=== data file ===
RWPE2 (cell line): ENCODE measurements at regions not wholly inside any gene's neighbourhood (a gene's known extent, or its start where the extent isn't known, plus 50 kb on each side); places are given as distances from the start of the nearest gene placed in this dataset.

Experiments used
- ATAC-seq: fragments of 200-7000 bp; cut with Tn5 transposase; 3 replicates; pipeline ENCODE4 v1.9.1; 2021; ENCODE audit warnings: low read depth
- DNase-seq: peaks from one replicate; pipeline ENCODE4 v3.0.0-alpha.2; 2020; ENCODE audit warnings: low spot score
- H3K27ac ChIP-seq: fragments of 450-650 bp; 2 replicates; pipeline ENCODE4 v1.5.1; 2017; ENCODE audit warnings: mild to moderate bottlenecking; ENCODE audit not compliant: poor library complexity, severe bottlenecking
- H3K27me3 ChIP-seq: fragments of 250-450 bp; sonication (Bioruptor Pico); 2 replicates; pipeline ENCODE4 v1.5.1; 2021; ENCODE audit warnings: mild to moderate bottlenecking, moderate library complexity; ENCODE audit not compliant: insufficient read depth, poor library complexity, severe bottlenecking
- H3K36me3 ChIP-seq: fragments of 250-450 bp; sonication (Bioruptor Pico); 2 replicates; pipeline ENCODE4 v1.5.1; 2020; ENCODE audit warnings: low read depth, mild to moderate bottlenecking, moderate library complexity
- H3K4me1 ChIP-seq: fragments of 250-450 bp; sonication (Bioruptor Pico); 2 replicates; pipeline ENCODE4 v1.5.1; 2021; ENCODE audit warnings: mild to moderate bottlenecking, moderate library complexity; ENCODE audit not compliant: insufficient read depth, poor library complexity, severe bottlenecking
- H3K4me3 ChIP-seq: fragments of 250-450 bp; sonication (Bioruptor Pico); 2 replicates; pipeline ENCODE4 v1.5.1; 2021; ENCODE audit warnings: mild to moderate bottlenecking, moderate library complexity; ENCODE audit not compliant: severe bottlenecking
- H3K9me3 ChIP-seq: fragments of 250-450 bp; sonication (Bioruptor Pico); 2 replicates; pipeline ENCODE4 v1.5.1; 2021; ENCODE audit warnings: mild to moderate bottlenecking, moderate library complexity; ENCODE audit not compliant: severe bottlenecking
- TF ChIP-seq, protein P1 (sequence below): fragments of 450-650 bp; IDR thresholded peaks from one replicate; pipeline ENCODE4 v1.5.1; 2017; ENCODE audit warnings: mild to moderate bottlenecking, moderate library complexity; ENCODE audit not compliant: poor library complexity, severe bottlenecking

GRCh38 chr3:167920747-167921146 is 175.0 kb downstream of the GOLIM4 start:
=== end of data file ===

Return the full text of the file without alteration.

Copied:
RWPE2 (cell line): ENCODE measurements at regions not wholly inside any gene's neighbourhood (a gene's known extent, or its start where the extent isn't known, plus 50 kb on each side); places are given as distances from the start of the nearest gene placed in this dataset.

Experiments used
- ATAC-seq: fragments of 200-7000 bp; cut with Tn5 transposase; 3 replicates; pipeline ENCODE4 v1.9.1; 2021; ENCODE audit warnings: low read depth
- DNase-seq: peaks from one replicate; pipeline ENCODE4 v3.0.0-alpha.2; 2020; ENCODE audit warnings: low spot score
- H3K27ac ChIP-seq: fragments of 450-650 bp; 2 replicates; pipeline ENCODE4 v1.5.1; 2017; ENCODE audit warnings: mild to moderate bottlenecking; ENCODE audit not compliant: poor library complexity, severe bottlenecking
- H3K27me3 ChIP-seq: fragments of 250-450 bp; sonication (Bioruptor Pico); 2 replicates; pipeline ENCODE4 v1.5.1; 2021; ENCODE audit warnings: mild to moderate bottlenecking, moderate library complexity; ENCODE audit not compliant: insufficient read depth, poor library complexity, severe bottlenecking
- H3K36me3 ChIP-seq: fragments of 250-450 bp; sonication (Bioruptor Pico); 2 replicates; pipeline ENCODE4 v1.5.1; 2020; ENCODE audit warnings: low read depth, mild to moderate bottlenecking, moderate library complexity
- H3K4me1 ChIP-seq: fragments of 250-450 bp; sonication (Bioruptor Pico); 2 replicates; pipeline ENCODE4 v1.5.1; 2021; ENCODE audit warnings: mild to moderate bottlenecking, moderate library complexity; ENCODE audit not compliant: insufficient read depth, poor library complexity, severe bottlenecking
- H3K4me3 ChIP-seq: fragments of 250-450 bp; sonication (Bioruptor Pico); 2 replicates; pipeline ENCODE4 v1.5.1; 2021; ENCODE audit warnings: mild to moderate bottlenecking, moderate library complexity; ENCODE audit not compliant: severe bottlenecking
- H3K9me3 ChIP-seq: fragments of 250-450 bp; sonication (Bioruptor Pico); 2 replicates; pipeline ENCODE4 v1.5.1; 2021; ENCODE audit warnings: mild to moderate bottlenecking, moderate library complexity; ENCODE audit not compliant: severe bottlenecking
- TF ChIP-seq, protein P1 (sequence below): fragments of 450-650 bp; IDR thresholded peaks from one replicate; pipeline ENCODE4 v1.5.1; 2017; ENCODE audit warnings: mild to moderate bottlenecking, moderate library complexity; ENCODE audit not compliant: poor library complexity, severe bottlenecking

GRCh38 chr3:167920747-167921146 is 175.0 kb downstream of the GOLIM4 start: